Diesel tractors and the cold

November 22, 2014

18 February, 2015

For the first time the TAFE has had its troubles with freeze-ups this winter. The addition of a diesel additive has improved starting to the point that it will light up unaided as long as it’s above 0 degrees F. As long as the electricals agree. I finally tightened a push-on connector to the solenoid as it tended to vibrate off, after starting the engine.

Sunday morning this trick no longer worked. Eventually it lit up while I was trying to figure out how to bypass the gearshift safety interlink, so I don’t know if it’s a broken wire to the solenoid, or an interlink switch gone.

20 November, 2014

While conditions local to the Newboro/Portland area have proven much less extreme than those to the south of Lake Erie, we have had more than our share of wind over the last three days, and today required that the mothballed snow removal equipment get to work.

For the first time in memory the 35 hp TAFE loader tractor froze a fuel line. At first it lit up in the best diesel tradition, but then starved for fuel and quit. Ulp.

Next on the depth chart was the Kubota whose normal role is mowing lawns. When I tried to hitch it to the snow blower, the abandoned implement was frozen so solidly into the ground that the little tractor couldn’t move it. I had to whack it with the old Massey Ferguson 35, which promptly decided it didn’t want to go any further in either direction because of a lack of hydraulic fluid and a large blade on the back.

The little Kubota dragged its belly out the lane and back again willingly enough, but cars don’t usually have 12″ ground clearance. With a sneering look at the idle TAFE with its cozy cabin, I took a deep breath, hooked a logging chain to the Kubota and yanked the now-loosened 5′ snowblower out of the tines of the Massey’s loader and around to where I could hitch it up. The wind kept dislodging my hat to the point that I squeezed into a snowmobile helmet I found in the shop.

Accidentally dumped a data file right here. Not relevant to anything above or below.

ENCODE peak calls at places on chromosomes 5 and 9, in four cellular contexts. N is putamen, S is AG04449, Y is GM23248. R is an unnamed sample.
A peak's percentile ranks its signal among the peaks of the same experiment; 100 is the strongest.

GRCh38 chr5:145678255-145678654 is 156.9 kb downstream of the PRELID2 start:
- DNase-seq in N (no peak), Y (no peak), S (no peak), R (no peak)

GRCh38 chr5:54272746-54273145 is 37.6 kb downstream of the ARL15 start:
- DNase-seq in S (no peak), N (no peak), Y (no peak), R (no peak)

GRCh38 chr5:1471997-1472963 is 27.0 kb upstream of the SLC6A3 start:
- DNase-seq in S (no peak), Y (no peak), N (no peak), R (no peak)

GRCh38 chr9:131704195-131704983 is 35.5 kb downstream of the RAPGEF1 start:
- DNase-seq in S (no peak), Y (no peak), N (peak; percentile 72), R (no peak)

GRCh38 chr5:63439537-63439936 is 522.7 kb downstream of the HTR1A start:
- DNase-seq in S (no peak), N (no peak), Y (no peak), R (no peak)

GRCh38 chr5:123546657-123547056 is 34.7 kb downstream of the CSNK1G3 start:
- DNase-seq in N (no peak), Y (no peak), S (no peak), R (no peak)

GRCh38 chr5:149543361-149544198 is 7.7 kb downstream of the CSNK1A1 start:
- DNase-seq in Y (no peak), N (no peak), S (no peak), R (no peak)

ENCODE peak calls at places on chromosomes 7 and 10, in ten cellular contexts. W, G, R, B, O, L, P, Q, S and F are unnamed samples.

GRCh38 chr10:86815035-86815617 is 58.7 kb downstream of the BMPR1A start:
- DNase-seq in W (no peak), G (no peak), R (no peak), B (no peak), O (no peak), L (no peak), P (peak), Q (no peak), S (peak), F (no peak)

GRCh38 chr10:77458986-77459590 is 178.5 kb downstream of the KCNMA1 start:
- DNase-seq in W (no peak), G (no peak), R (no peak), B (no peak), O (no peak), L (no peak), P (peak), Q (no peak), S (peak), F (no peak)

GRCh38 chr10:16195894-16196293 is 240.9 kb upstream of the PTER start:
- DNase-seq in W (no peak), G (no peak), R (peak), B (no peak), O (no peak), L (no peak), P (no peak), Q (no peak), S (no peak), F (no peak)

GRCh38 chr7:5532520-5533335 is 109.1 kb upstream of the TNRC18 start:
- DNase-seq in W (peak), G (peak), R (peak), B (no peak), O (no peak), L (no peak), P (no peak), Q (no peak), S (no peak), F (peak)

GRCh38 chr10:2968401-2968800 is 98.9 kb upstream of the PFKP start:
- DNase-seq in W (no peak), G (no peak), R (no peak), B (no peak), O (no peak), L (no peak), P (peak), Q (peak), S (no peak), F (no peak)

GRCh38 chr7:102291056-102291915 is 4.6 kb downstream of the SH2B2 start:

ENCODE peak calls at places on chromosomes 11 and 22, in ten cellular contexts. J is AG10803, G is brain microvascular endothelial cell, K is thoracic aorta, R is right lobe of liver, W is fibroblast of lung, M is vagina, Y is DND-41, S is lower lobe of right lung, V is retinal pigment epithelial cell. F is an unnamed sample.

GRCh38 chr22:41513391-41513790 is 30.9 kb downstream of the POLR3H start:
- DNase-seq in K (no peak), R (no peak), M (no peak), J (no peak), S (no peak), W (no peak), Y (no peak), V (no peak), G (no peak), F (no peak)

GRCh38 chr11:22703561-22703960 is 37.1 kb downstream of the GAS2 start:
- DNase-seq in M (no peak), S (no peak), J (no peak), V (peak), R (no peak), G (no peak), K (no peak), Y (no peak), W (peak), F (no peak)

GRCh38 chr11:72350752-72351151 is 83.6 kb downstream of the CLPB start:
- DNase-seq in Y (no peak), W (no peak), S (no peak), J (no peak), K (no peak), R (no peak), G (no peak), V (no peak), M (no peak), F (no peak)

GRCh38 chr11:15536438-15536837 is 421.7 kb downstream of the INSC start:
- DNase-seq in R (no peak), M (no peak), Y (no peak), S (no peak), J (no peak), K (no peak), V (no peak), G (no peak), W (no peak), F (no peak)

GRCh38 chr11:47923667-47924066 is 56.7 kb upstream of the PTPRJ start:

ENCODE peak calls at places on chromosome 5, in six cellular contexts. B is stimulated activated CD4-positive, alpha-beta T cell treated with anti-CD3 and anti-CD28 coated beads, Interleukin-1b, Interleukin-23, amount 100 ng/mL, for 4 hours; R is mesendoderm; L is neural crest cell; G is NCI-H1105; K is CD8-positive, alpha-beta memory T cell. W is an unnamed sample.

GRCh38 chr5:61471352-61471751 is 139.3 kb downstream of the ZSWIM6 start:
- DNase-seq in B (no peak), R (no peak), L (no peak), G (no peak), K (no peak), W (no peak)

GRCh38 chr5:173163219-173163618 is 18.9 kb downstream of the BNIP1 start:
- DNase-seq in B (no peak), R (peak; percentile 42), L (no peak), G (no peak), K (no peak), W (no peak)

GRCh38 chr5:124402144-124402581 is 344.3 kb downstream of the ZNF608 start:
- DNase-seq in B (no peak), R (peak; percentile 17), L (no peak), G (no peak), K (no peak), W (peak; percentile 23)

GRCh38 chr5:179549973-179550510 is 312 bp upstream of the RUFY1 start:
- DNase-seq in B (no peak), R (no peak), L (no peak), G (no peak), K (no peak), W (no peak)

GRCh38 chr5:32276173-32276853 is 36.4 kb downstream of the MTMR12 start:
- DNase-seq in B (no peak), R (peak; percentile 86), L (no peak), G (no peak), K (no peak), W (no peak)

Much fussing ensued before the blower was properly installed on the little tractor. What I had thought was a seized pto shaft turned out to be a telescoping shaft too long for its job. Shortening it by 1 1/2″ did the trick, but I had pounded on the thing in the blowing snow for about an hour before this insight came along.

Because it wasn’t all that cold outside, I was able to complete the blow-out of the driveway and related parking areas without a change of clothes, though by that point I was soaking wet. The 21 hp Kubota could handle the heavy drifts in low range if I eased off on the go-pedal when the engine began to labour. Without the three suitcase weights on the front it wouldn’t have had much steering control, though.

As I said the temperature was rising, so I tried the TAFE before retiring for a shower. It lit up a bit reluctantly but settled down once it had coughed that drop of water through its injectors. Next time I’ll park it out of the wind so I can have fun playing with the TAFE’s loader while sheltered within its cabin, instead of ducking a deluge of damp snow.